The Summer of 1787:The Constitutional Convention George Washington and other delegates at the Constitutional Convention that took place in Philadelphia during the summer of 1787.
Bell-Ringer • If the delegates of the Continental Congress did not want a strong central governing body, why do you think they even bothered creating something like the Articles of Confederation anyway? • On the whole, do you think Americans favor a strong or weak central government today? Why?
Did You Know? • Well before the Constitutional Convention of 1787, many states had already drafted their own individual constitutions? • The Constitution of the Commonwealth of Massachusetts, principally authored by John Adams, and adopted in 1780, is the oldest functioning constitution in the world.
During the summer of 1787, 55 representatives from most of the American colonies met in Philadelphia. • Their original intent was to revise the form of government the colonies had created once they declared their independence: The Articles of Confederation. • In the process, they would end up creating a whole new government structure that still runs our country today…The Constitution. • Many of these men were men of prominence, power, and money. • They each had different ideas and plans for what they wanted included in this new government. • Among the issues they discussed were: the presidency, how each state would be represented in the national government, terms of office for government officials, and what kinds of powers the states and the central government could have.
The delegates met in Independence Hall in Philadelphia. Even though it was a hot summer, the windows were kept shut to ensure secrecy.
James Madison’s Virginia Plan was one of many ideas for government proposed at the convention. Eventually, some of its ideas would be put into the final Constitution.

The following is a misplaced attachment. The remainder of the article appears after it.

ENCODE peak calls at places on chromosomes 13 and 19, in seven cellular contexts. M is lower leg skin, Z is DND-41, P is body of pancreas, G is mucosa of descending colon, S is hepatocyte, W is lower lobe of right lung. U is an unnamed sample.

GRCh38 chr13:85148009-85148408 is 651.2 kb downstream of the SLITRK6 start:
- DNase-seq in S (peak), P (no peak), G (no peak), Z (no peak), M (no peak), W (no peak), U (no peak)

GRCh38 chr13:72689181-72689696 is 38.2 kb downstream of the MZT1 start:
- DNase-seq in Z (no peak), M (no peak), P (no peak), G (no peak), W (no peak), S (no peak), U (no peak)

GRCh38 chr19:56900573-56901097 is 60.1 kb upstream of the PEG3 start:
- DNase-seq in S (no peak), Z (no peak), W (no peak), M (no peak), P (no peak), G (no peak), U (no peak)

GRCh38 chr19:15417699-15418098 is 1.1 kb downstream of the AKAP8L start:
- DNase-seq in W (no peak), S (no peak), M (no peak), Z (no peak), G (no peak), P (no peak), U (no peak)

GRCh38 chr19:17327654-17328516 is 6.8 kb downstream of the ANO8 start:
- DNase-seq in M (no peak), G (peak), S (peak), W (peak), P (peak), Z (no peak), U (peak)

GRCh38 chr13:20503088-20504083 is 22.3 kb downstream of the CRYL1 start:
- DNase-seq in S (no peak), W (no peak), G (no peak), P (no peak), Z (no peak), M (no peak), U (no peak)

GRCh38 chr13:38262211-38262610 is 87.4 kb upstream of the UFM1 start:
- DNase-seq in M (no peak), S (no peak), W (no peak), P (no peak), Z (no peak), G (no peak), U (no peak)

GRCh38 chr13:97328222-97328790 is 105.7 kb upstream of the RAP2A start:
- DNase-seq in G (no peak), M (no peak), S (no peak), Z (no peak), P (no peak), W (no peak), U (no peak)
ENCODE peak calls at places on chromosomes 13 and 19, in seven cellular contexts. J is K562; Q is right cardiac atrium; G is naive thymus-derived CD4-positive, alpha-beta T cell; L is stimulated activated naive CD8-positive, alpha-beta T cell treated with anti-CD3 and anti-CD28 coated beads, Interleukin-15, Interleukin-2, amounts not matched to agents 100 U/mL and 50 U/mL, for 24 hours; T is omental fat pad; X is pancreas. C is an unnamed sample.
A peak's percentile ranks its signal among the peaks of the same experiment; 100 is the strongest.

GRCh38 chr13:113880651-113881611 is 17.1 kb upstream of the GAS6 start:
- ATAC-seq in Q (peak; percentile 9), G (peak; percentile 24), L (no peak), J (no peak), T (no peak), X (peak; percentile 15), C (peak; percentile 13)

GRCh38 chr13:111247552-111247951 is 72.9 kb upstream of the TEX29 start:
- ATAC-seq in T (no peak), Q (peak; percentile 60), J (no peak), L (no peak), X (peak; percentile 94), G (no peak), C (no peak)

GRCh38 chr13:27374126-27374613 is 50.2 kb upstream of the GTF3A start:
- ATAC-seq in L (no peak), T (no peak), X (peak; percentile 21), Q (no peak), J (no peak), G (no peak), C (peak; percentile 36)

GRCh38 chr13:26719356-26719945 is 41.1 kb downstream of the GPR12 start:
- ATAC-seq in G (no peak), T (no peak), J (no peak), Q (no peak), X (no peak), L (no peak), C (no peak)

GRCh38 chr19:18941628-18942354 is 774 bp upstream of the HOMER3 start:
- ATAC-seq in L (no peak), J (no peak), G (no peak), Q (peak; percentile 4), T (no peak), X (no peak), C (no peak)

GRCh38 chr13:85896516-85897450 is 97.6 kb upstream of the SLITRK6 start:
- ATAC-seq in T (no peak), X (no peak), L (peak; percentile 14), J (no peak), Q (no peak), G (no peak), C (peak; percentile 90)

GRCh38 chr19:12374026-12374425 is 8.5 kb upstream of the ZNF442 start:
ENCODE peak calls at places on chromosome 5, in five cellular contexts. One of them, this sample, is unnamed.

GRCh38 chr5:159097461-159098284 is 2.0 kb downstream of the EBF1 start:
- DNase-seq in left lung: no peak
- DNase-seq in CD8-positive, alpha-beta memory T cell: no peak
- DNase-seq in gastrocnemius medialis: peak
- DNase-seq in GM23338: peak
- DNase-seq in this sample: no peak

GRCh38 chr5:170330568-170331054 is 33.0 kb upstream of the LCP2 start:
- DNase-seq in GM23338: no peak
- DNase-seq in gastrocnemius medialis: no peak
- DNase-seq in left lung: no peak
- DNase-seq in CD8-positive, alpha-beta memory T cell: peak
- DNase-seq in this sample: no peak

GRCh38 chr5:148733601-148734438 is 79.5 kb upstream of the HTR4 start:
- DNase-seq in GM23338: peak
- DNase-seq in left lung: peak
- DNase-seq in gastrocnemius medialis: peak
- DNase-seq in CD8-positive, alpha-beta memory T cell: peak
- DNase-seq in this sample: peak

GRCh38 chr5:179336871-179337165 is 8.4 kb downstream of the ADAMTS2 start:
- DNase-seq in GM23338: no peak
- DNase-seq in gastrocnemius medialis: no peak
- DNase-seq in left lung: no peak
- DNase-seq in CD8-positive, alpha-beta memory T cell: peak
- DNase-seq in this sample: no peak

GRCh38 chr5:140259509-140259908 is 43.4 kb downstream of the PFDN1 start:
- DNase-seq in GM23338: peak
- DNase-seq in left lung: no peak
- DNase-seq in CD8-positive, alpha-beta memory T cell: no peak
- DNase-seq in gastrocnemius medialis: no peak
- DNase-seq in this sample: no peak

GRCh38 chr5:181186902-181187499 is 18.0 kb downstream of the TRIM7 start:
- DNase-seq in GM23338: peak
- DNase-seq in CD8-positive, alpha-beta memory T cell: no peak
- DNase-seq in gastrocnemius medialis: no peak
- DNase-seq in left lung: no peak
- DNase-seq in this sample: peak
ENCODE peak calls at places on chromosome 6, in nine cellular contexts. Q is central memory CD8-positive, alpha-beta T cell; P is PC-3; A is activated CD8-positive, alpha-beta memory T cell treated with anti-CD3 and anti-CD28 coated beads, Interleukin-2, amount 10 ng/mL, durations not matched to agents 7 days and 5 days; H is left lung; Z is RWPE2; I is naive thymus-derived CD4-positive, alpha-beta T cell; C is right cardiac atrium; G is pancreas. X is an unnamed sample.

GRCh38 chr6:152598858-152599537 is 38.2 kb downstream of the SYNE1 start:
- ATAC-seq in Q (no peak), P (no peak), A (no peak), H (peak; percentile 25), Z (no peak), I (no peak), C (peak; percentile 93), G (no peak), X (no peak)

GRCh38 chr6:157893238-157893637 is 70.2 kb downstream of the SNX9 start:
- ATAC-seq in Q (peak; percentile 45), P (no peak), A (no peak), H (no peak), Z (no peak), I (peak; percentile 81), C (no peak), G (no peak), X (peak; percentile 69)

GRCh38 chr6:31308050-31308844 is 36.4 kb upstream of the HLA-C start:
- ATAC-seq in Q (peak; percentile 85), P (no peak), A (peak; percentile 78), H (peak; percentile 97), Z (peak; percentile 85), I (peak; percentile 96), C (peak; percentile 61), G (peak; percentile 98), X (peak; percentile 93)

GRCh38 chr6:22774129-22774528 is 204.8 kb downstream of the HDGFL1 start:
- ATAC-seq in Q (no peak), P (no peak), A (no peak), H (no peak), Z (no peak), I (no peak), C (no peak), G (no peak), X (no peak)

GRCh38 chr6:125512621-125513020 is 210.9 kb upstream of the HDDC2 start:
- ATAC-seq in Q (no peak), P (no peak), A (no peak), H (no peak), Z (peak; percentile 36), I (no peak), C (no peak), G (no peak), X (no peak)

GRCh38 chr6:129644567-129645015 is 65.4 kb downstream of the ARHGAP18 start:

James Madison, who would later become 4th President of the United States. The Constitution had him like woah.
William Paterson (name sound familiar?), authored the New Jersey Plan. More in favor of smaller states, some of its ideas would also wind up in the Constitution.
To create this government, they also used the ideas and writings of great thinkers from the Enlightenment, as well as forms of government from the past and present. • One of the biggest challenges they had to struggle with was creating the different parts of our government with unique characteristics, while bearing in mind that they should/could not create a “monster” in the process. • Once the document was created, battle lines were drawn between those who favored this new form of government, Federalists, and those who did not, called Antifederalists. • Eventually, a Bill of Rights was included in this Constitution to guarantee certain liberties to the American people. • Provisions were also made for how additions or changes could be made, known as Amendments. • In the 227 years since its creation, the Constitution has been amended, or changed, 27 times.
The Frankenstein Story • Anyone remember the basic plot of it? • Dr. Frankenstein sought to create a living being in his laboratory. However, he feared the experiment would become a “monster” if he did not hold control by limiting the being’s traits and abilities.
Activity: Making a Monster • In groups of 4, you will design your own Frankenstein-type monster. • Using the large paper provided, trace your classmates’ limbs to help create the outline of the monster. • On your paper, you must also include the following: • What human abilities or traits should the monster have? (example: breathing) • What abilities or traits should be unique (“one of a kind”) to the monster? (example: follows all orders) • What human abilities or traits should not be given to the monster? (example: ability to show anger) • Be creative, but appropriate. Finish by the end of the block. Involve the ideas of all group members.